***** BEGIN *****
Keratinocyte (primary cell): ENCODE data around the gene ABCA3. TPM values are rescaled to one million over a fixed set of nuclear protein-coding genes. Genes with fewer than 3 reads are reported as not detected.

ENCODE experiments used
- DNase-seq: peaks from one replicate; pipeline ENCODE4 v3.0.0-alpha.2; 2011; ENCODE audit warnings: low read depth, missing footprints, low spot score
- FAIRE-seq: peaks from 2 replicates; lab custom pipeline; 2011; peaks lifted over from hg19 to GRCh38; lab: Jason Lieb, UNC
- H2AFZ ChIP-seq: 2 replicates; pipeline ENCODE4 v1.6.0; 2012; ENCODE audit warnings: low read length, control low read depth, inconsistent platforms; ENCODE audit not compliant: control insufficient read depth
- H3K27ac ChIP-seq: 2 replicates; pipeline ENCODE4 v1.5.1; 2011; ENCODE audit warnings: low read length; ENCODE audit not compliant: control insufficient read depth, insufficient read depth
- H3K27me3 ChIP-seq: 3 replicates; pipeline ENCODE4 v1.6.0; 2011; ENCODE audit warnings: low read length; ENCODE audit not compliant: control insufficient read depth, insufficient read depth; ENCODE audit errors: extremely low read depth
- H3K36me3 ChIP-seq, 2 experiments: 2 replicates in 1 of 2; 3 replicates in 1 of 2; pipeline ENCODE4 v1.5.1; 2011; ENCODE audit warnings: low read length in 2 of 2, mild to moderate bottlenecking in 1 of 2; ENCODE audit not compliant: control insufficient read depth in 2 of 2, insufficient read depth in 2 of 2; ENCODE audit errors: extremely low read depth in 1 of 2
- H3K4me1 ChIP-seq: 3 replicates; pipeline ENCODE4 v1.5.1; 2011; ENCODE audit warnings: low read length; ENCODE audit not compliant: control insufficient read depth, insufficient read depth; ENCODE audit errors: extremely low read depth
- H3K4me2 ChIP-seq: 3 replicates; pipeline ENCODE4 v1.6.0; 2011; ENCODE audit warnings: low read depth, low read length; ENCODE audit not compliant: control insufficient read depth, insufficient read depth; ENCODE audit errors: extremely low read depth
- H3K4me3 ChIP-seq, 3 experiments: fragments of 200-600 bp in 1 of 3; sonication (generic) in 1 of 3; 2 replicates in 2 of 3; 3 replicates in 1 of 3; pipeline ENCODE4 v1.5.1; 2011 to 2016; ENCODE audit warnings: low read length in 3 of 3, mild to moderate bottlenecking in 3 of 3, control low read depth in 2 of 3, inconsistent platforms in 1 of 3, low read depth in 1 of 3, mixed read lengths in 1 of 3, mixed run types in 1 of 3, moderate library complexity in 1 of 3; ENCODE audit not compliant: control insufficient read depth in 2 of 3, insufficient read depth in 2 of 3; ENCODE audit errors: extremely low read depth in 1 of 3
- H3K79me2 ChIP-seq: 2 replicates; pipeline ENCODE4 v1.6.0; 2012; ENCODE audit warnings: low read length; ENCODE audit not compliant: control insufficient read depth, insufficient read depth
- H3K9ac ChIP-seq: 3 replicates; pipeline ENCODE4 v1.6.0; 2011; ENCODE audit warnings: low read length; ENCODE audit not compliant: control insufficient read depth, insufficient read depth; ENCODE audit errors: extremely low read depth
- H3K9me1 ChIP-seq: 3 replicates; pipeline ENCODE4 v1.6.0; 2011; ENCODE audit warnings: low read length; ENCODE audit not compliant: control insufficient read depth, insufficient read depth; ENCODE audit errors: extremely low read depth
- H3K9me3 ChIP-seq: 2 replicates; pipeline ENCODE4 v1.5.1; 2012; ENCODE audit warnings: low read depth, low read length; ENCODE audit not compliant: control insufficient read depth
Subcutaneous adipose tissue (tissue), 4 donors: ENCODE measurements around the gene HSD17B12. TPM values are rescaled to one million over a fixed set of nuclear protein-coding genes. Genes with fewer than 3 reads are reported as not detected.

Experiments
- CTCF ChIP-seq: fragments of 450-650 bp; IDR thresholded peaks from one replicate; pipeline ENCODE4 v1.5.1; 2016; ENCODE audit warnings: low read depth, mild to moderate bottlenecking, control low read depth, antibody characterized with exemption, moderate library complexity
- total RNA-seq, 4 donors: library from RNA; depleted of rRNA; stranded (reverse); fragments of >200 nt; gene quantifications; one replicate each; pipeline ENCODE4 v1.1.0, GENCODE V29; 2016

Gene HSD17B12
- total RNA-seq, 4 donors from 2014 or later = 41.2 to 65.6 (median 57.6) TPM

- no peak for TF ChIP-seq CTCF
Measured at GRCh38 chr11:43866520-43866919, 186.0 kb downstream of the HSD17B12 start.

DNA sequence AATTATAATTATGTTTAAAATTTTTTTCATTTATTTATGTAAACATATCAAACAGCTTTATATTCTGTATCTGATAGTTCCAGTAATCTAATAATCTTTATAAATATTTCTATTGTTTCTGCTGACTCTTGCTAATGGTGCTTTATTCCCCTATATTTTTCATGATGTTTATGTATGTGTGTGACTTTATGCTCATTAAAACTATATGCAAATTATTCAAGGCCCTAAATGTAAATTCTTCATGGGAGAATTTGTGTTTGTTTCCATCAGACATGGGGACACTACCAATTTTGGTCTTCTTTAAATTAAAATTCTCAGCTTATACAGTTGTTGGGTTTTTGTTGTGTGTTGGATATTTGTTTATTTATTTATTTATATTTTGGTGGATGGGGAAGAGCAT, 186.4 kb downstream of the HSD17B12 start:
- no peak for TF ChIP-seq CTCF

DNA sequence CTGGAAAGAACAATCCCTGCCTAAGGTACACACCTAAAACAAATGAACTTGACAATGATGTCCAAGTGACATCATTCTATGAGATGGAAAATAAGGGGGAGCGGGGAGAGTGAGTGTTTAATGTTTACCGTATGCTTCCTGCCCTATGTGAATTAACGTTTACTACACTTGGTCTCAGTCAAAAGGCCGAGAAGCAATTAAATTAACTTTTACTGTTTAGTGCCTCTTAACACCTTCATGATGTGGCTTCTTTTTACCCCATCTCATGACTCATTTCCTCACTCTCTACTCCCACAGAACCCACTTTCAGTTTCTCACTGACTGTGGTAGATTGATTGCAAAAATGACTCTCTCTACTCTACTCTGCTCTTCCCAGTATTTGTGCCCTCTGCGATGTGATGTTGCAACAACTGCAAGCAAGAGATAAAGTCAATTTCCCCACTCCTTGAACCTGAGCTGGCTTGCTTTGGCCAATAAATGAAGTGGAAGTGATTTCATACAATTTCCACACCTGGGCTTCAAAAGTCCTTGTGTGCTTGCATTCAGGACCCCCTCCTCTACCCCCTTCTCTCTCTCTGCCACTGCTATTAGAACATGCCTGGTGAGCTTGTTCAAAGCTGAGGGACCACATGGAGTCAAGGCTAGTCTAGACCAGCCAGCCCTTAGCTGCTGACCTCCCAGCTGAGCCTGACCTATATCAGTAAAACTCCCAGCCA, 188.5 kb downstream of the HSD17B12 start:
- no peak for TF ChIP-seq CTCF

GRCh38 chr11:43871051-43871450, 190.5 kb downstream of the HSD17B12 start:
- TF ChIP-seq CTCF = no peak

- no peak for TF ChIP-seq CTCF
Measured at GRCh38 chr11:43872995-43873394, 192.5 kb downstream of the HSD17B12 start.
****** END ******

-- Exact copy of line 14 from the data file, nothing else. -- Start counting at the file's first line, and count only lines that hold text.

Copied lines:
- H3K9me1 ChIP-seq: 3 replicates; pipeline ENCODE4 v1.6.0; 2011; ENCODE audit warnings: low read length; ENCODE audit not compliant: control insufficient read depth, insufficient read depth; ENCODE audit errors: extremely low read depth